Child arrangement orders and parental responsibility
This fact sheet covers common questions about parental responsibility and child arrangement orders.
What is a Child Arrangement Order?
A child arrangement order regulates the arrangements for a child to spend time with, have contact with or live with the person named in the order. It is sometimes referred to as a “Section 8 Order”.
Can I apply?
You can make an application to the court for a Child Arrangement Order if:
- you are the parent, guardian or special guardian of a child;
- you are the child’s Step-Parent;
- if the child has lived with you for at least three years (out of the last five years, including in the last three months);
- you have parental responsibility; or
- you have a residence order in respect of the child.
You may also apply for a Child Arrangement Order if you obtain the consent of everyone with parental responsibility or permission of the court. If you are not one of the people listed above then you must first apply to the court for permission or leave from the court to apply.
What does Parental Responsibility mean?
Parental responsibility is defined as all the rights, duties, powers and responsibilities and authority that, by law, a parent of a child has in relation to the child and their property.
Parental responsibility includes, but is not limited to:
- the right and duty to care for the child and provide a home
- to determine where the child should live
- to ensure that if the child is of compulsory school age, they receive appropriate education
- to appoint a guardian
- to consent to medical treatment or obtain appropriate treatment for the child
- to consent to the child’s marriage
- to name the child
- to remove the child from the jurisdiction
What does Contact mean?
Contact means the time a child spends with the person named in the order including:
- direct contact between the child and the person named in the order;
- overnight staying contact;
- supervised contact, and
- indirect contact through cards, letters.
How long can the Child Arrangement Order last?
The court will determine how long the Child Arrangement will last. Usually if the order regulates who the child is to live with the order will last until the child is 18 years and if the order regulates the contact then this will usually ends when the child is 16 but each case differs.
How do I apply?
Before applying to the court the applicant is required to attend a Mediation Information and Assessment Meeting (or known as MIAMs) with a mediator unless you are exempt for reasons such as evidence of domestic violence, urgency (and there are strict rules surrounding when an application is urgent) or child protection concerns. The other party to the proceedings will also be invited to attend mediation.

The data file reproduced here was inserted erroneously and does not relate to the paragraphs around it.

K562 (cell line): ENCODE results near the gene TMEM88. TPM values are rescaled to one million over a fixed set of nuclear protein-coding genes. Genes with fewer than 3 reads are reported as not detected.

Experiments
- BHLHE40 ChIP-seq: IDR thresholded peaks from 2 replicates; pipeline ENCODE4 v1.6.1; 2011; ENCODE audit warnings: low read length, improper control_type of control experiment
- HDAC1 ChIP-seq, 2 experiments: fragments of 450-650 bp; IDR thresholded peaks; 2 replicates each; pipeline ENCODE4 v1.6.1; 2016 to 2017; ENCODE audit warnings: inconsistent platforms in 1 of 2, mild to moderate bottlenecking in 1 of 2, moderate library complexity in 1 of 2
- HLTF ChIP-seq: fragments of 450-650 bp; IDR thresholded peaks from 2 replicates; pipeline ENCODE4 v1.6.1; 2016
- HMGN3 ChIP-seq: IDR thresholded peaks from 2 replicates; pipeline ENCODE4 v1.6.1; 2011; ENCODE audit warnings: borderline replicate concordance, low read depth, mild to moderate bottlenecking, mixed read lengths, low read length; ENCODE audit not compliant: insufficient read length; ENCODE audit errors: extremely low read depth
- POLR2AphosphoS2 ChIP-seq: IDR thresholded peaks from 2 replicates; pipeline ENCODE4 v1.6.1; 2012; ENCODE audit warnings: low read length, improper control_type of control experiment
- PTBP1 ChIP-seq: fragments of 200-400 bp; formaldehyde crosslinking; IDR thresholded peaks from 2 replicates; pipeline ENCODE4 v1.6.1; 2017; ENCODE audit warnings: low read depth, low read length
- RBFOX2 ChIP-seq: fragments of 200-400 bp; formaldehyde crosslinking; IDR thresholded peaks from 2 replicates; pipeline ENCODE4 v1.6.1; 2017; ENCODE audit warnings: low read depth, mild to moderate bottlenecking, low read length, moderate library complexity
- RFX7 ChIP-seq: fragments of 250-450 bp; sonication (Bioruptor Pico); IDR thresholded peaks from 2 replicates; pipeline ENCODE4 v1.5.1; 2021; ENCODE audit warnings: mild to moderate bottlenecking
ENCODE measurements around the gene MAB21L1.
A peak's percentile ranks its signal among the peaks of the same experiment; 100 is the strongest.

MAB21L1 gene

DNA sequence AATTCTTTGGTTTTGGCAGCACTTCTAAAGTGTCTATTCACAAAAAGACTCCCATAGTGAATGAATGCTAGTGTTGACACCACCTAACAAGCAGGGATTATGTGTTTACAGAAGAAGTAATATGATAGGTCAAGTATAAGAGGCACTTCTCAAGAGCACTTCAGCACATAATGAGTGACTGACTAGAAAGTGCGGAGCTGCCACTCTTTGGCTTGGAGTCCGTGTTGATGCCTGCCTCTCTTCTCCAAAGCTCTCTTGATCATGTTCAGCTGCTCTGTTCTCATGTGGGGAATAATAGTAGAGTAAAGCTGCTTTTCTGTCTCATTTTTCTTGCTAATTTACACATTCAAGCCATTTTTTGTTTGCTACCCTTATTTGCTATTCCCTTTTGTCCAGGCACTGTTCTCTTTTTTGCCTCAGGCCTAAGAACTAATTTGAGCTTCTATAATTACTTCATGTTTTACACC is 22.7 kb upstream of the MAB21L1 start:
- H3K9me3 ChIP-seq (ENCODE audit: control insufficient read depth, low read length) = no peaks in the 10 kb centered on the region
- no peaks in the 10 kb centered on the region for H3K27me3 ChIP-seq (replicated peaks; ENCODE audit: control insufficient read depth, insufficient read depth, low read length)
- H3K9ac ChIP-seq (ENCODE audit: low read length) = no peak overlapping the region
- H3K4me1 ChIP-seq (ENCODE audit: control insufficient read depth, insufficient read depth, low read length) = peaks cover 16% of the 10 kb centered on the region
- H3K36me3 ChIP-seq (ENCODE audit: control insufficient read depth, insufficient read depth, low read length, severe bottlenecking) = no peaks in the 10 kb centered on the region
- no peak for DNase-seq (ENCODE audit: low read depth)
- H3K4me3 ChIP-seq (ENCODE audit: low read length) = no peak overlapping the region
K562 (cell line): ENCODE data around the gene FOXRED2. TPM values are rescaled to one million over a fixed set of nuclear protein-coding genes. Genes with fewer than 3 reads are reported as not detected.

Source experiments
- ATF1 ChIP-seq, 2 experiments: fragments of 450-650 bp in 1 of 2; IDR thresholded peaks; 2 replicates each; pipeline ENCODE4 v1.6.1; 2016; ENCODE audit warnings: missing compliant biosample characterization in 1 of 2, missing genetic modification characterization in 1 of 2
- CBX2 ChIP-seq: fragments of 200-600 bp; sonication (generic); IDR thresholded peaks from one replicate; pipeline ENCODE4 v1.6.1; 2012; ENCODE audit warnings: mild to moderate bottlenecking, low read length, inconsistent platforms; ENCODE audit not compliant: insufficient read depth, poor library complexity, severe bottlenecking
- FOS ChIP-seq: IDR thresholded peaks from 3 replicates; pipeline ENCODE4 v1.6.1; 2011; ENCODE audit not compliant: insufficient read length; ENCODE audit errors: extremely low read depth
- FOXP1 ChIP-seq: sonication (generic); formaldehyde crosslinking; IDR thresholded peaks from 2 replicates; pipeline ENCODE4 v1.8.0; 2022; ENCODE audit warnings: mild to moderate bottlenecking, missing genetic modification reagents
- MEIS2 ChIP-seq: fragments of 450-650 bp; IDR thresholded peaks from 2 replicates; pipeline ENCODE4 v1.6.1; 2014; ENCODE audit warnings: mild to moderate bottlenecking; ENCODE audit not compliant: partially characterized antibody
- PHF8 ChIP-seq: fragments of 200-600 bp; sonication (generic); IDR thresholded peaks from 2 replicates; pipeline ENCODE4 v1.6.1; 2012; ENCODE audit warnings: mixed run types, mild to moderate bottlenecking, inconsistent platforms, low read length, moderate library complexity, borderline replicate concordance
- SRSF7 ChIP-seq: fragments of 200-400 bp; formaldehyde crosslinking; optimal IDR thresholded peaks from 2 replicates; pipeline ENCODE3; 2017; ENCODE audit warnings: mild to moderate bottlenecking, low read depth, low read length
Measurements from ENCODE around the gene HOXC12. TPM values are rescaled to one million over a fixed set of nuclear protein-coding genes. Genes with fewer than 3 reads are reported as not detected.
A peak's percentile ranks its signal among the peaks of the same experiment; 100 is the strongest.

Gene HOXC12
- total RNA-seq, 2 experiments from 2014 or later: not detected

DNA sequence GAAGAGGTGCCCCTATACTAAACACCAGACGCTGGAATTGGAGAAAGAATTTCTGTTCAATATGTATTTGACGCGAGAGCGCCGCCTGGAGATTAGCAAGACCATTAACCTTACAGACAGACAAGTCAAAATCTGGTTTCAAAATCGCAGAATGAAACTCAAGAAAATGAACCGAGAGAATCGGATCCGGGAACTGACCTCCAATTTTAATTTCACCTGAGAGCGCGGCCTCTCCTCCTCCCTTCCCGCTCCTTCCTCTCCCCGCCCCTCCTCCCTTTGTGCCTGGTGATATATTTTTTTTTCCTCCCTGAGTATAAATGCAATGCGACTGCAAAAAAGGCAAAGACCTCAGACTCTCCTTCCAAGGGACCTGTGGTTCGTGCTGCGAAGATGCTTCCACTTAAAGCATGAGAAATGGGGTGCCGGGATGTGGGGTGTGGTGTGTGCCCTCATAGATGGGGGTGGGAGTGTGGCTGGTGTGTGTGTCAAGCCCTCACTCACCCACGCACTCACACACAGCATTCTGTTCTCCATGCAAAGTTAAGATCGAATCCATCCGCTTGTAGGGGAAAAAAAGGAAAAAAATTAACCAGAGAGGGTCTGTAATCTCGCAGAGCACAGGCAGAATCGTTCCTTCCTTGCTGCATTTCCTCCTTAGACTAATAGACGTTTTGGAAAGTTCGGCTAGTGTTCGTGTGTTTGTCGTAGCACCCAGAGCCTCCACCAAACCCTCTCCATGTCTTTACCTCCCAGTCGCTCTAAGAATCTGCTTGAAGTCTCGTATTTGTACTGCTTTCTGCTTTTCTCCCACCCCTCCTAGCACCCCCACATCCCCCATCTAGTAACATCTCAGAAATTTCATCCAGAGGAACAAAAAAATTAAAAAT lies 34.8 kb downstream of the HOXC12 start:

The applicant form is called a C100. This is a specific court form which sets out the details of your application such as who the parties are and what order(s) you would like the court to make and brief reasons for making your application. You may also be required to complete an additional form if there are child protection concerns for example. The next stage is to file the application with the court with the appropriate court fee.
What happens once the court receives my application?
Upon receiving your application for a Child Arrangement Order the court will set a time and place for you and the other party to attend court. The first hearing is called a First Hearing Dispute Resolution Appointment (and often referred to as FHDRA) and should ordinarily take place in week 5 following the court issuing the application.
The applicant and the other party known as the Respondent will be served with the sealed court papers and the Respondent must complete a court form to confirm that they have seen the court papers and to prepare an answer for setting out their position to the application.
What happens at the FHDRA?
The FHDRA is an opportunity for you and the other party to be helped to reach an agreement as to, and understanding of, the issues that divide you and the other party.
A CAFCASS Officer will attend as well as the judge. The CAFCASS Officer will engage in discussions with you and the other party to facilitate discussions. If you cannot reach an agreement the court will set down directions such as ordering a report from CAFCASS or statements to be filed by the parties. The court will then list the case for a Dispute Resolution Appointment (DRA) and if the case requires following the DRA, the case will be listed for a Final Hearing.
Who are CAFCASS?
Cafcass means Children and Family Court Advisory and Support service. They represents children in family court cases and are there to ensure that the children’s’ voices are heard and that the decisions are taking in the child’s best interest. CAFCASS is independent of the courts, social services, education and health authorities.
How does the court decide what should happen?
The first concern of the court is the child’s welfare. The Children Act 1989 provides a list of considerations for the judge who has to decide the case, which help guide them in making a decision:
- the wishes and feelings of the child concerned
- the child’s physical, emotional and educational needs
- the likely effect on the child if circumstances changed as a result of the court’s decision
- the child’s age, sex, background and any other characteristics that will be relevant to the court’s decision
- any harm the child has suffered or may be at risk of suffering
- the capability of the child’s parents (or other relevant people) in meeting the child’s needs, and
- the powers available to the court
The court must also be satisfied that making an order is better for the child than not making an order at all.
Can I withdraw my application?
You can withdraw your application providing you seek permission from the court however it is best to receive legal advice